CFP: Teaching with Bernstein’s and Meyer’s Experiments and Google-Sculpture

I’ve been thinking about this paper I’m going to write about poetry writing teaching pedagogy. A call for papers (CFP) went out on the English grad listserve a few months ago for papers by graduate students on teaching creative writing. I’ve taught two semester of the English 205 course at Purdue now, and hey, perhaps I will teach some more workshops/lectures in the future. I also think my approach to teaching the poetry section of the course was very beneficial to my students learning to approach poetry in a more engaged and exciting way.

Basically, I structured the half-semester of poetry around Bernstein’s inspired compilation and update of Bernadette Meyer’s “Experiments” from the 1970’s. It was the spirit of these experiments that was most beneficially applied to the classroom, which is a spirit of open-minded interaction with the world, ideas and language, and in some ways a kind of responsiveness training [not sure what I mean by that yet]. The readings for the course were mostly chosen to correspond with certain exercises, usually as a sample of what kind of poem might come from the specific exercise(s) chosen for a particular class. An example of this was to choose Silliman’s “BART” (from Age of Huts (compleat)) and one of Mac Low’s Twenties poems as examples of an attention poem (Experiment #41). I also combined two exercises and had my students collaborate on an alphabet poem (#17 + #21), using the model of Lyn Hejinian and Jack Collom’s Abecedarian’s Dream collabs from Situations, Sings.

But the most interesting exercise, which was not included in the 90’s version of the “Experiments” list, was #71, the Google Poem or Google Sculpture. I wrote about the exercise I created on the blog earlier this year (“Teaching Google Sculpting at Purdue“), which used K. Silem Mohammad’s Deer Head Nation as a model. (Bernstein’s exercise gives a few more options than mine did.) Some of them responded very well to the exercise, and came out with some very exciting poems. One of my students later reported that she has since done three more google sculptures “for fun,” which is a wonderful thing to hear.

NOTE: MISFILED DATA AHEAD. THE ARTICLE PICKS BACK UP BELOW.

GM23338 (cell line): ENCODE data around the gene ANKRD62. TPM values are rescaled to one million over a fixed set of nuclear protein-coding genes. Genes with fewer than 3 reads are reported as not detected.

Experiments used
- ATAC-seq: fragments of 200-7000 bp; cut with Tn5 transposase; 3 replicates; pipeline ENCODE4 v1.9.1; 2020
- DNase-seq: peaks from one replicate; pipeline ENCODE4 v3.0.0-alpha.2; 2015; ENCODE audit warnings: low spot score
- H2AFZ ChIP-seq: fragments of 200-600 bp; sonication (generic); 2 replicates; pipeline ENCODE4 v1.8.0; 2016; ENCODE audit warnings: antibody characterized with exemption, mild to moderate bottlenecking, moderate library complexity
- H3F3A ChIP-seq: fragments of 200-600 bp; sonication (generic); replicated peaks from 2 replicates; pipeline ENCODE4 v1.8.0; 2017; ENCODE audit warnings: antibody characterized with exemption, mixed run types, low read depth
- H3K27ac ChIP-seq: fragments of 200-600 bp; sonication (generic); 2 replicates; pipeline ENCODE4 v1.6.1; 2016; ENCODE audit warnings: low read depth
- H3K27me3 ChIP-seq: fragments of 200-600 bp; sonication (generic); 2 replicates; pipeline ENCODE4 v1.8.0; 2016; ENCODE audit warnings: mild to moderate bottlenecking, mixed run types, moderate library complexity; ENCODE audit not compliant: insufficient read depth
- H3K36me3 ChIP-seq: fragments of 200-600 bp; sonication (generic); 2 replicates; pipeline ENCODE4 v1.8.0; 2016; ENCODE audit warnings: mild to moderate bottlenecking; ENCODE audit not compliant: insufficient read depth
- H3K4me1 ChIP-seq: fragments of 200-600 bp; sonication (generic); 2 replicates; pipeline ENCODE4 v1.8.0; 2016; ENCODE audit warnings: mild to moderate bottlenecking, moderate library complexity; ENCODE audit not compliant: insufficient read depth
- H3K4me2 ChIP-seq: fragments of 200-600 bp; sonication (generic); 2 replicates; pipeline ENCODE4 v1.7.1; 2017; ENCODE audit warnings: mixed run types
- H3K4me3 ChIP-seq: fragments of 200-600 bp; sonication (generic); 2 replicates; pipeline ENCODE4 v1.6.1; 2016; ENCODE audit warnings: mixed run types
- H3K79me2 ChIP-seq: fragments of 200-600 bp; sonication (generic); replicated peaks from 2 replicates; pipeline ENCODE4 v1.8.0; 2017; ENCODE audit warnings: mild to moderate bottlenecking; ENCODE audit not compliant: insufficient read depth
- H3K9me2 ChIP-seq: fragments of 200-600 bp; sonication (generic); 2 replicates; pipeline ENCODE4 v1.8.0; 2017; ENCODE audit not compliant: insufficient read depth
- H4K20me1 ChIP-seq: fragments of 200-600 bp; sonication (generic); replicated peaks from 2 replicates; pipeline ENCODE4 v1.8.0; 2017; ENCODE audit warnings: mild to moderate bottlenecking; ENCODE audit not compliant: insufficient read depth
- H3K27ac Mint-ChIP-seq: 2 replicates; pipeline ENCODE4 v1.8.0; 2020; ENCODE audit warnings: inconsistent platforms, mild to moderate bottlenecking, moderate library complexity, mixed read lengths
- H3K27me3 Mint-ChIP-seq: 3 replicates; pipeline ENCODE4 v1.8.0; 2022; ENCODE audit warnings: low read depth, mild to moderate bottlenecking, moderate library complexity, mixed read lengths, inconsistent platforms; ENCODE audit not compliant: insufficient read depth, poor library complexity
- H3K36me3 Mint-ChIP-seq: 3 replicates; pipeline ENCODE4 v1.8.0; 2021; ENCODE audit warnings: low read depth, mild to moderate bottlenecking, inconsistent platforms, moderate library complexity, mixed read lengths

I chose to teach using “Experiments” as my model in order to counteract the mainstream lyric workshop model that dominates even early poetry education. Most undergraduate students have no sense at all of contemporary poetry, and most are exposed by their professors/instructors to only a very narrow range of approaches. I employed along with “Experiments” a reading list of poems from nearly every contemporary aesthetic I could teach in 8 weeks. I did not seek to indoctrinate my students in the aesthetic of avant-garde poetry, but I equally chose to not indoctrinate them in the mainstream. The goal was to show them that poetry is an engagement with language, that words as sound and signifier are all around them, and that there are many, many ways to create a poem and many different voices to employ besides the self(poet)-conscious/self(poet)-obsessed subject inherited from Romanticism.

There. I just wrote some of my paper.

I wish I had been able at the time to use Gnoetry and mchain (statistical text analysis/genesis programs) in the classroom, too, but there were some software issues due to Microsoft’s institutional monopoly. Perhaps in the future.

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4 thoughts on “CFP: Teaching with Bernstein’s and Meyer’s Experiments and Google-Sculpture

  1. What’s up Eric?

    I think you’re right on in identifying the lyric as the go to model in creative writing education. It blows my mind when people complain about how their students are writing these grossly sentimental poems when all they’re teaching is the lyric.

    I’ve also found it useful and entertaining to teach whole lessons on sound early on in the semester where they have to really think about what motions their mouth has to make with certain words and syllables. Connects ’em to the visceral side of things.

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